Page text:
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The original MTo design by Rado Hand

MTo pizza oven design built by Rado Hand in Queensland Australia.

The original Masterly Tail pizza oven (MTo) design is created and built by Rado Hand in Queensland, Australia.
This specific structure shown on the image was built by him in year 2004.

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3 Comments - post your thoughts

  1. Hi Rado,

    Are you able to clear something up for me?

    In the information you say not to use refractory mortar in thicknesses greater than 6mm or 1/4 inch.

    What is the mortar mix to use for the dome for joining the bricks as it is thicker than that, and also what mortar to use or is it concrete that the broken pieces of pottery are embedded in around the edges.

    I have purchased refractory mortar called Shirabond 35. Do I use this for joining the bricks in the domed ceiling?

    Also the refractory bricks that I have are 230 x 150 x 75 in dimensions (in opposed to standard 230 x 115 x 75 size). So I will need to cut the side wall bricks to 115 wide. However will it be alright to leave the ones for the Floor and dome at 150 as it wont interfere with anything ??

    Sorry about the questions, as it is the first time at attempting masonry work. {but I could build you a bridge as that is my trade }

    Thank You

    Workshop Manger

    By Wayne — Permalink

  2. Hi Wayne,
    I assume the Shirabond 35 is a premixed air-set mortar. What you could do with this one also for aches, if you already have it, you can apply it in the arches say to 1/4 or 1/3 of the joints and later from that point you can use the fireclay/sand based mortar which you can mix at home with: sand (brickies sand), fire clay, Portland cement, lime – Parts ratio 10 : 6 : 2 : 3 ) pushing it into the “V” gaps openings. Or you could still later continue with the same industrial pre-mix but you would need to wedge it due to the larger thickness or at least press firebrick fragments into there to reduced the amount of the mortar thickness. The less water in the better as there will be smaller shrinkage on agent curing.

    You can use the mortar between firebricks in walls as well if your firebrick dimensions varied slightly.

    The red clay tile fragments or firebick pieces (either soaked in water before use if the mortar is fireclay based) can be used to replace the skew bricks. I always use the same mortar recipe as above. Basically there need to be many of these fragments, again so the mortar thickness is small. In here you can use also the industrial refractory mortar in the same way, densely many fragments pushed in. (or cut your own 6 skew bricks to fit in these sides)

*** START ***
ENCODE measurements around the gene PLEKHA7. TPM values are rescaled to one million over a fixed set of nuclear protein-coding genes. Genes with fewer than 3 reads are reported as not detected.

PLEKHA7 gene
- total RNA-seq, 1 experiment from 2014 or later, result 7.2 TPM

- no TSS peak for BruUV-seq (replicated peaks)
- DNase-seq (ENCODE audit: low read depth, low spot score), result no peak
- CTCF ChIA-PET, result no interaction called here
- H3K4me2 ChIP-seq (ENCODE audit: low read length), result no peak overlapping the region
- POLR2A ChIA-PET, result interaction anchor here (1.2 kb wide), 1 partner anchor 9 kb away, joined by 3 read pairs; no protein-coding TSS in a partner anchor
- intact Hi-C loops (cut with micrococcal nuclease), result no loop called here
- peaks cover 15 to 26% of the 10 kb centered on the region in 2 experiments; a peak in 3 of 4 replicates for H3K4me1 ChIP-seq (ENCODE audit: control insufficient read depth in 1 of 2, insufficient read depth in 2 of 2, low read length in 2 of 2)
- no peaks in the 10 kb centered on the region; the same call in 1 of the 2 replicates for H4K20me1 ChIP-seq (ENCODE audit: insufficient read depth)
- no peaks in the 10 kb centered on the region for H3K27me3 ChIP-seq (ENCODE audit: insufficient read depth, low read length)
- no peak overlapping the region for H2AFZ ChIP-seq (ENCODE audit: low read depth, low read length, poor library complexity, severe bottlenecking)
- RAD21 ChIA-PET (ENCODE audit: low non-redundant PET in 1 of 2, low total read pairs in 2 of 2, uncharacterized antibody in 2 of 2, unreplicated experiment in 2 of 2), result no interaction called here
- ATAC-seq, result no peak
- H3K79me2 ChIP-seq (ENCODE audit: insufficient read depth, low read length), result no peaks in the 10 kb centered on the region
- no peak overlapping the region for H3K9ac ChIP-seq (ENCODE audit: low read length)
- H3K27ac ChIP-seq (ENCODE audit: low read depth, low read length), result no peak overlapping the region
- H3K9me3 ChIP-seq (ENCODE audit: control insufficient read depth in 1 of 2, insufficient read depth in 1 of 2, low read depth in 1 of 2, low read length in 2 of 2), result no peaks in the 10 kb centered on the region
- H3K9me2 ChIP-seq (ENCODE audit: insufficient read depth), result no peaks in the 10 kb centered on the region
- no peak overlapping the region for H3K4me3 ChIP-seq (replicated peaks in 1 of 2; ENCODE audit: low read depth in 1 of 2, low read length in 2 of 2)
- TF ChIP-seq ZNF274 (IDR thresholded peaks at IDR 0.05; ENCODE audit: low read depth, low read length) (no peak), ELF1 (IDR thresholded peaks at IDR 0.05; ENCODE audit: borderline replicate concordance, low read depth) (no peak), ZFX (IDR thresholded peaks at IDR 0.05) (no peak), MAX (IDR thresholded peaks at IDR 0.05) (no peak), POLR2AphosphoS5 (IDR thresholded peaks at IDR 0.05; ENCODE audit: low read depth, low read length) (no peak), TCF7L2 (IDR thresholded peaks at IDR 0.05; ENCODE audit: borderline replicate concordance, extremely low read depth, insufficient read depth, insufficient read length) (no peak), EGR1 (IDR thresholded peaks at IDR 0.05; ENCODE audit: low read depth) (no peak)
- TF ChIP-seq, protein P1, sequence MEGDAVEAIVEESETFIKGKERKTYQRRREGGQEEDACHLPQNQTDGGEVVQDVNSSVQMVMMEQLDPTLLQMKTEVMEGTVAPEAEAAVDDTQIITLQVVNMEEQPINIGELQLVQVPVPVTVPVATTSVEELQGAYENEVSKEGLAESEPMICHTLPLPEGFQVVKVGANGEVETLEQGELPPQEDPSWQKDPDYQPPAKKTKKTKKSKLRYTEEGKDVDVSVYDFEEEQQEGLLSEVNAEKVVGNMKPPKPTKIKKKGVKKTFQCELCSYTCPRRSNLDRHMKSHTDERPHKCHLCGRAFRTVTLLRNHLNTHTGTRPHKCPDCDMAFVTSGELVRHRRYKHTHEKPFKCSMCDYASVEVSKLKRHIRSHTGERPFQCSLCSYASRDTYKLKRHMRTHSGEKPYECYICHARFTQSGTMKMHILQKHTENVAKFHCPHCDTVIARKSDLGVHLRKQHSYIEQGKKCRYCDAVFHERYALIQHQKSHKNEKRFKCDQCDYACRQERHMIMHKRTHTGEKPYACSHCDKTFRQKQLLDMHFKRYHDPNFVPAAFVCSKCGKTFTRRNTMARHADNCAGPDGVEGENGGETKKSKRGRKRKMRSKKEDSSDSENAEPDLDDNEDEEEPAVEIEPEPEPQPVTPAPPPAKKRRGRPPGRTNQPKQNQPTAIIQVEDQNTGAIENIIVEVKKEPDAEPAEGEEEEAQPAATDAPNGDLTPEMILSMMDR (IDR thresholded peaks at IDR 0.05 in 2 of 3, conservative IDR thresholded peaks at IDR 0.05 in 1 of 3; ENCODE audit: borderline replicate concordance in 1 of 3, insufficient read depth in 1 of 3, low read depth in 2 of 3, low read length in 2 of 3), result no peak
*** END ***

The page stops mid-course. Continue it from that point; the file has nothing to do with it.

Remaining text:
*** Where did you buy the 230mm x 150mm x 75mm firebricks and for how much per brick??? Or did they come from being installed somewhere before. Which oven do you build, 3G MTo or the original MTo design? I reckon you didn’t know that the size of bricks will be bigger by this much or you would otherwise add the extra to the total width of the structure. Sure you can use these brick anywhere!

    Can you email me a large photo, close up – sharp, of one of these firebricks? If you could simply attach the raw photo into an email for me. I will try to view your pdf’s elsewhere, on my compic they open but nothing is in them.

    I looked at your website, I am sure you could design and build a proper bridge!

    Good vibes,

    By RadoPermalink

  3. Hi Rado,

    The fire bricks I bought as rejects from Shinagawa Refractories here in Unanderra. They were for a furnace in B H P Port Kembla. Lucky score only $1.00 each unfortunately there were only a couple of pallets.

    The bricks are Pyrophilite heat bonded at 1200 degrees.

    If as you say I can cut skew pieces to support the 1st brick of the arch in each side and only use a minimum of grout I will do it.

    I will take a photo of the brick this weekend and send it from my wife’s email.

    As you said if I had known the size of my bricks ahead, I could have made the base larger.

    I could bolt a Steel angle around the Besser Block support, and re concrete an edge beam to make allowance for the extra width of bricks { here I go again, can’t do any thing without putting steel in it }

    Will surely be asking more questions as we go along,

    Thank You


    By Wayne — Permalink

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